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About The daily Nebraskan. ([Lincoln, Neb.) 1901-current | View Entire Issue (Feb. 7, 1969)
by Jim Pedersen
Ncbraskan Staff Writer '
"Students now have voting mem
bership on a committee which will
set new courses and change existing
curriculum in the College of Arts and
This is the first time in the history
of the college that students have been
included in this capacity in cur
riculum matters, according to Walter
Bruning, assistant dean of the Arts
and Sciences college.
THE RECENTLY revamped Course
of Study Committee has been renamed
the Curriculum Committee and will
include three voting student members
and nine faculty members. The
original committee was composed of
22 members, one representative from
each department in Arts and
The three student members will
serve one year terms and must be
juniors or seniors. If the student is
FRIDAY, FEBRUARY 7, 1969
;t 7 v.
. 1 1
ProL James H. Looker (left explains the chemistry department's honors program to Prof. Donald W
ht;it. : i iu. , . ..
by Bill Smitherman
Nebraskan Staff Writer
Hyde Park Thursday was dominated
by the personalities of Phil Metcalf
and Elbert Hill discussing the boycott
of California grapes, institutional
racism and religion.
Metcalf said that institutional
racism is a very real issue at the
University and cited some examples,
charging that the University is not
facing up to these problems.
THE REGENTS are aiding minority
students, however, many qf them have
low I.Q.'s and don't last long at the
University, Metcalf said.
By the same token, he continued,
the University is continuing to buy
California grapes. The opposition of
Student Senate has been ineffectual,
He said there will be a meeting
of SDS Tuesday evening to organize
? more effective grape boycott. The
cOS gram hones to work with the
Lincoln Committee of 1000 in further
ing the action in all parts of Lincoln.
HE CITED University expansion
into the Malone area as another in
stance of institutional racism. The
tame man who purchases land and
Souses in the district for the Uni
versity is resnonsible for appraising
this property, Metcalf said.
Ray Vavak asked the audience if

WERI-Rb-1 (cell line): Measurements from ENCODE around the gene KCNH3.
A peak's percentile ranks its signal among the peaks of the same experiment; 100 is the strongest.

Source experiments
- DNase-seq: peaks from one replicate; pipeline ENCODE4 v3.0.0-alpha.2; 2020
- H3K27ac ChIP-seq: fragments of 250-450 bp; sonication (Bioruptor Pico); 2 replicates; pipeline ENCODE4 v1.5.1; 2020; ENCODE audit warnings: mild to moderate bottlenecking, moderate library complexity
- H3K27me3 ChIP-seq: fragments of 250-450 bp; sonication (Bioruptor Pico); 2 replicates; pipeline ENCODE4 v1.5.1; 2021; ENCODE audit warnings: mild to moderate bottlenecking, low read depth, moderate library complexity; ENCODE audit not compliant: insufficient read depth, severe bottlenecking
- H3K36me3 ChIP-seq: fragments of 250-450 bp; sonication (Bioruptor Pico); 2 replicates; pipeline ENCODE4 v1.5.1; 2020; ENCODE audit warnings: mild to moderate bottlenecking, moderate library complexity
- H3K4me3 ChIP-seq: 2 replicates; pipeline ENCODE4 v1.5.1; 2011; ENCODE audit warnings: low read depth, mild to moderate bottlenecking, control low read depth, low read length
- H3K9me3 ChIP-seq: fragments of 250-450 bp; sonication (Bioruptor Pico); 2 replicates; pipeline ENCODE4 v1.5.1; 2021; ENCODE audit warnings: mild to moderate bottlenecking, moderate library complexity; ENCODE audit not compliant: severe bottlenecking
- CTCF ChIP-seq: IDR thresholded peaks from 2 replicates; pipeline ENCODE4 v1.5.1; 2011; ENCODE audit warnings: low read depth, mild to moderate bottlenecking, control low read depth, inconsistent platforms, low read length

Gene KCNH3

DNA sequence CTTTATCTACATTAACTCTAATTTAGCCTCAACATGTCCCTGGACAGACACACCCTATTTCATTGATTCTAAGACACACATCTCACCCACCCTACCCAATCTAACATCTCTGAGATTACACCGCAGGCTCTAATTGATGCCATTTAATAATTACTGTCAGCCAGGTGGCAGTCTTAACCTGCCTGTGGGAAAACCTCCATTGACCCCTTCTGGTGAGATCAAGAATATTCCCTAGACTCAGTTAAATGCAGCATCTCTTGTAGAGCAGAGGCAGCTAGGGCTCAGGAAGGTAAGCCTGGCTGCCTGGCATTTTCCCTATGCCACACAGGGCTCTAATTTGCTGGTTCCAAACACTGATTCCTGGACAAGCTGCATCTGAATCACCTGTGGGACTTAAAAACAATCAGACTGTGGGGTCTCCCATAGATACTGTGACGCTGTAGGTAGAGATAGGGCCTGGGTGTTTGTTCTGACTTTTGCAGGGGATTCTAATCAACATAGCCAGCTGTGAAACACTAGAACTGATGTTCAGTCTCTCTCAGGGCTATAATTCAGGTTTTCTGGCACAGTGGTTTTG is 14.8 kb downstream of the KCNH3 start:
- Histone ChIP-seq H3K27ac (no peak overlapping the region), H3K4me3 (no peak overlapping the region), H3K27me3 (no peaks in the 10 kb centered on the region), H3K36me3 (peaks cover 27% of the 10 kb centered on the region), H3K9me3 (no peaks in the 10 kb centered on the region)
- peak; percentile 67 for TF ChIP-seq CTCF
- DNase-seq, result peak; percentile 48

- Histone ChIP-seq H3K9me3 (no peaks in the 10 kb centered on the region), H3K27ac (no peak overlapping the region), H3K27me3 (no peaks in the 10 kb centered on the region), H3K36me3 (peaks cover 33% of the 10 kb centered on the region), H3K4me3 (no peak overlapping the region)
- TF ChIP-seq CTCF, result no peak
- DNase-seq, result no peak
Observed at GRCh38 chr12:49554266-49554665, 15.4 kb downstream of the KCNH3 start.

anyone could give him a good reason
for staying in a religion course. He
said that he had doubts about taking
the course because it just didn't seem
to be the thing to do.
Elbert Hill answered that Vavak
might be making a mistake taking
Ihe course because he was taking it
wjth the wrong attitude. Religion
courses are basically for the religious,
"IF YOU GO into a religion course
thinking that it's not your thing, you'll
come out certain that it's not your
thing," Hill said.
In response to a question, Vavak '
said that he is studying how religion
relates ti modern life.
, A comment from the audience said
that it is valuable to get several opi
nions and then draw conclusions. The
audience member continued that he
didn't think that the course was a
waste at all.
YOU CAN'T be a success witli
a junior, he may succeed himself on
INITIAL TERM members have
been elected from the Arts and
Sciences Advisory board. They are
Nancy Eaton, Sherl Wentzel and Susie
According to Bruning, the advisory
board will be responsible for deter
mining the method of selecting the
student members in future years.
BRUNING, WHO is responsible for
much of the revision in the Cur
riculum Committee, said Thursday
that students are being asked to
"come in and see how we do things
with the curriculum and help us do
those things." ,
The new committee was approved
Jan. 9 by a full faculty meeting of
the college, he added. The committee
will continue to provide for the
discussion of curriculum questions.
"BEFORE REVISION, the com-
is cvaiudung uie program ior me
religion, Vavak said. Hill answered
that success depends on your concept
"If success means acceptance to
you, then all right," Hill said. "But,
I think that success is being able to
do my thing."
One has to make the distinction
f j& in rrtfci i .... t
Calculating 1040 A form not as 'taxing'
as people believe, says IRS employee
bv Ron Talrott
Nebraskan Staff Writer
"With all the education they have,
it's surprising how many students
can't read through a simple tax
form," Jack Schroeder, a local In
ternal Revenue Service (IRS)
Schroeder, who is a Taxpayer's
Service Assistant, said that many
students are confused about the
Nebraska State Tax and the surtax.
"MOST OF them don't realize that
if a person makes less than $900 a
year, he doesn't have to pay any tax.
And if he doesn't have to pay the
tax, he doesn't need to worry about
the surtax," Schrtfeder added.
SCHROEDER NOTED that the state
income tax is covered by form 1040N
("N for Nebraska" he explained)
available at the state capitol. If one
is entitled to a Federal tax, refund,
he is also entitled to a state refund,
If one has made more than $10,000
last year, or if he has received more
than $200 in interest, he cannot use
the 1040A form, according to
In such a case, not common to
students, the taxpayer completes the
long 1040 form which commands him
to "itemize your deductions"
medical bills, insurance premiums,
charitable contributions and other
"IT ONLY becomes profitable to
fill out the 1040 form when the total
of one's itemized deductions exceeds